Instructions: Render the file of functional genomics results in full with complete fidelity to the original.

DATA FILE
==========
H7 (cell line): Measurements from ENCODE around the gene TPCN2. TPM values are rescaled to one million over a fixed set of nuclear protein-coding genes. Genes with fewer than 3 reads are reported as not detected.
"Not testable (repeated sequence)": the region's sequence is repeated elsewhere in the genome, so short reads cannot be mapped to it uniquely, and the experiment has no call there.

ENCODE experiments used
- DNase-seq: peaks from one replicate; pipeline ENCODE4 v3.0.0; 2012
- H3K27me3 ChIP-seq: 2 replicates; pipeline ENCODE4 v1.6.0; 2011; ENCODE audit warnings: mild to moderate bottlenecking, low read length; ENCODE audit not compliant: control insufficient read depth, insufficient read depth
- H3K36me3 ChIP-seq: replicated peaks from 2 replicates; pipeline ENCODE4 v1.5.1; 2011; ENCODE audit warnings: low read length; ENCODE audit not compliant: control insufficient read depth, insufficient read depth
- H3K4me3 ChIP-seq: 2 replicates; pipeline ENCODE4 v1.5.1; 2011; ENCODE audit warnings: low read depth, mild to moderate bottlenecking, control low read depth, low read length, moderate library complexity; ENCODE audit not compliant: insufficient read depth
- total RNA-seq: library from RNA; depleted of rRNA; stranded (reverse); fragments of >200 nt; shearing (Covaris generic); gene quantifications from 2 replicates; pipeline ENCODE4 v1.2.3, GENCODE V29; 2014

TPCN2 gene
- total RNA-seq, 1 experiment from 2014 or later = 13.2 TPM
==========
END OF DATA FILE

H7 (cell line): Measurements from ENCODE around the gene TPCN2. TPM values are rescaled to one million over a fixed set of nuclear protein-coding genes. Genes with fewer than 3 reads are reported as not detected.
"Not testable (repeated sequence)": the region's sequence is repeated elsewhere in the genome, so short reads cannot be mapped to it uniquely, and the experiment has no call there.

ENCODE experiments used
- DNase-seq: peaks from one replicate; pipeline ENCODE4 v3.0.0; 2012
- H3K27me3 ChIP-seq: 2 replicates; pipeline ENCODE4 v1.6.0; 2011; ENCODE audit warnings: mild to moderate bottlenecking, low read length; ENCODE audit not compliant: control insufficient read depth, insufficient read depth
- H3K36me3 ChIP-seq: replicated peaks from 2 replicates; pipeline ENCODE4 v1.5.1; 2011; ENCODE audit warnings: low read length; ENCODE audit not compliant: control insufficient read depth, insufficient read depth
- H3K4me3 ChIP-seq: 2 replicates; pipeline ENCODE4 v1.5.1; 2011; ENCODE audit warnings: low read depth, mild to moderate bottlenecking, control low read depth, low read length, moderate library complexity; ENCODE audit not compliant: insufficient read depth
- total RNA-seq: library from RNA; depleted of rRNA; stranded (reverse); fragments of >200 nt; shearing (Covaris generic); gene quantifications from 2 replicates; pipeline ENCODE4 v1.2.3, GENCODE V29; 2014

TPCN2 gene
- total RNA-seq, 1 experiment from 2014 or later = 13.2 TPM